The formation of two German states in the second half of the 1940s resulted in two different German health systems. In East Germany, a centralized state-run system was put in place, and physicians became state employees. In West Germany, the prewar system was reestablished. It was supervised by the government but was not government run. According to the Basic Law of l949, Germany's constitution, the federal government has exclusive authority in public health insurance matters and sets broad policy in relation to the GKV. The government's authority applies in particular to benefits, eligibility, compulsory membership, covered risks (physical, emotional, mental, curative, and preventive), income maintenance during temporary illness, employer-employee contributions to the GKV, and other central issues. However, except for the funding of some benefits and the planning and financing of hospitals, the responsibility for administering and providing health care has been delegated to non-state entities, including national and regional associations of health care providers, Tierra hospital associations, nonprofit insurance funds, private insurance companies, and voluntary organizations.
Portability of coverage, eligibility, and benefits are independent of any regional and/or local reinterpretations by either insurers, politicians, administrators, or health care providers. Universal coverage is honored by any medical office or hospital. Check-ins at doctors' offices, hospitals, and specialized facilities are simple, and individuals receive immediate medical attention. No one in need of care can be turned away without running a risk of violating the code of medical ethics or Tierra hospital laws.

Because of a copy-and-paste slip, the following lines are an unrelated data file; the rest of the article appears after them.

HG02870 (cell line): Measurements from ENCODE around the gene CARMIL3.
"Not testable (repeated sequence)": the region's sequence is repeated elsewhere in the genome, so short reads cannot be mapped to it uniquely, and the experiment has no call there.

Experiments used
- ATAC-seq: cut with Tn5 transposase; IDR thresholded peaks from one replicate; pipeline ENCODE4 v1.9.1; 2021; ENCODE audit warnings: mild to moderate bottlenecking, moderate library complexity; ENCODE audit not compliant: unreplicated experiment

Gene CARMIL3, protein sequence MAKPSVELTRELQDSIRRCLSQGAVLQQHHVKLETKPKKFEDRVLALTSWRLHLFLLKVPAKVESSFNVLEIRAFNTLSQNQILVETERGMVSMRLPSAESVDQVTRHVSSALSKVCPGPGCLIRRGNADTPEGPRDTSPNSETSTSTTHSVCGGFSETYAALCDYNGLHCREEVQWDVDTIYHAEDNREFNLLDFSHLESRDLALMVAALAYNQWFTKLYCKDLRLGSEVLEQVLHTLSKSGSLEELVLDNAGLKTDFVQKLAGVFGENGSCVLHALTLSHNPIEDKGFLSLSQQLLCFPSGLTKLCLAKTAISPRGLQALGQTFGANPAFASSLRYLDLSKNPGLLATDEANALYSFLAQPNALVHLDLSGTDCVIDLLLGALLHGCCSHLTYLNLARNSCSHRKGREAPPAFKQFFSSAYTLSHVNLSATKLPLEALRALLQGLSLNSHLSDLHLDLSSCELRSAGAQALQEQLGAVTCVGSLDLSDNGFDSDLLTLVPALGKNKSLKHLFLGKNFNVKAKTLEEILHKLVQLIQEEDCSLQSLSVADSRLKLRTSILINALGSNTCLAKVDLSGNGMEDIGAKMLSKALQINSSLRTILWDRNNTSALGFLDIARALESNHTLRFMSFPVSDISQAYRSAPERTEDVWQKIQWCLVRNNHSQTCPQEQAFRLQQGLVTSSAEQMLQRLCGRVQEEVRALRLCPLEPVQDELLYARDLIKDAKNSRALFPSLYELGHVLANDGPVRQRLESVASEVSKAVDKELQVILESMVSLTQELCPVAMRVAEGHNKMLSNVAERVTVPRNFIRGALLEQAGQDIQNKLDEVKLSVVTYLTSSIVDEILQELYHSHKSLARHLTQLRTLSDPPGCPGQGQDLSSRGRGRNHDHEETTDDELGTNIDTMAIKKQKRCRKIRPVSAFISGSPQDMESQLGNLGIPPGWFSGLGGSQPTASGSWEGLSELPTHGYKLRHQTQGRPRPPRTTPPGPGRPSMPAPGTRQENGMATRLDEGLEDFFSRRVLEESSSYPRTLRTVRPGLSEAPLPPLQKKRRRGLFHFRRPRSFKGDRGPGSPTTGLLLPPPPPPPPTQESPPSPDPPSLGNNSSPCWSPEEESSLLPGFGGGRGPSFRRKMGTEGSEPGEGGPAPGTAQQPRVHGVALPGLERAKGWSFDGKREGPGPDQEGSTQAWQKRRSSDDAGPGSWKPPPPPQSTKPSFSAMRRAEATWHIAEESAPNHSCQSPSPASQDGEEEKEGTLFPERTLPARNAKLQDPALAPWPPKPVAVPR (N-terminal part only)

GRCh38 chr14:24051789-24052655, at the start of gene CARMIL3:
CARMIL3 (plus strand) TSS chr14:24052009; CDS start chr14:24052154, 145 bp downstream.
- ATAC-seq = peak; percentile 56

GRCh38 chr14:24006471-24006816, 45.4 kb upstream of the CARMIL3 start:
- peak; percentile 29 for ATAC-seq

The health care system has achieved a high degree of equity and justice, despite its fragmented federal organization: no single group is in a position to dictate the terms of service delivery, reimbursement, remuneration, quality of care, or any other important concerns. The right to health care is regarded as sacrosanct. Universality of coverage, comprehensive benefits, the principle of the healthy paying for the sick, and a redistributive element in the financing of health care have been endorsed by all political parties and are secured in the Basic Law.
By the mid-1990s, health care benefits provided through the GKV were extensive and included ambulatory care (care provided by office-based physicians), choice of office-based physicians, hospital care, full pay to mothers (from six weeks before to eight weeks after childbirth), extensive home help, health checkups, sick leave to care for relatives, rehabilitation and physical therapy, medical appliances (such as artificial limbs), drugs, and stays of up to one month in health spas every few years. Persons who are unable to work because of illness receive full pay for six weeks, then 80 percent of their income for up to seventy-eight weeks. In an attempt to contain costs, beginning in the 1980s some of these benefits required co-payments by the insured. Although these fees were generally very low, some co-payments were substantial. For example, insured patients paid half the cost of dentures, although most other dental care was paid by health insurance.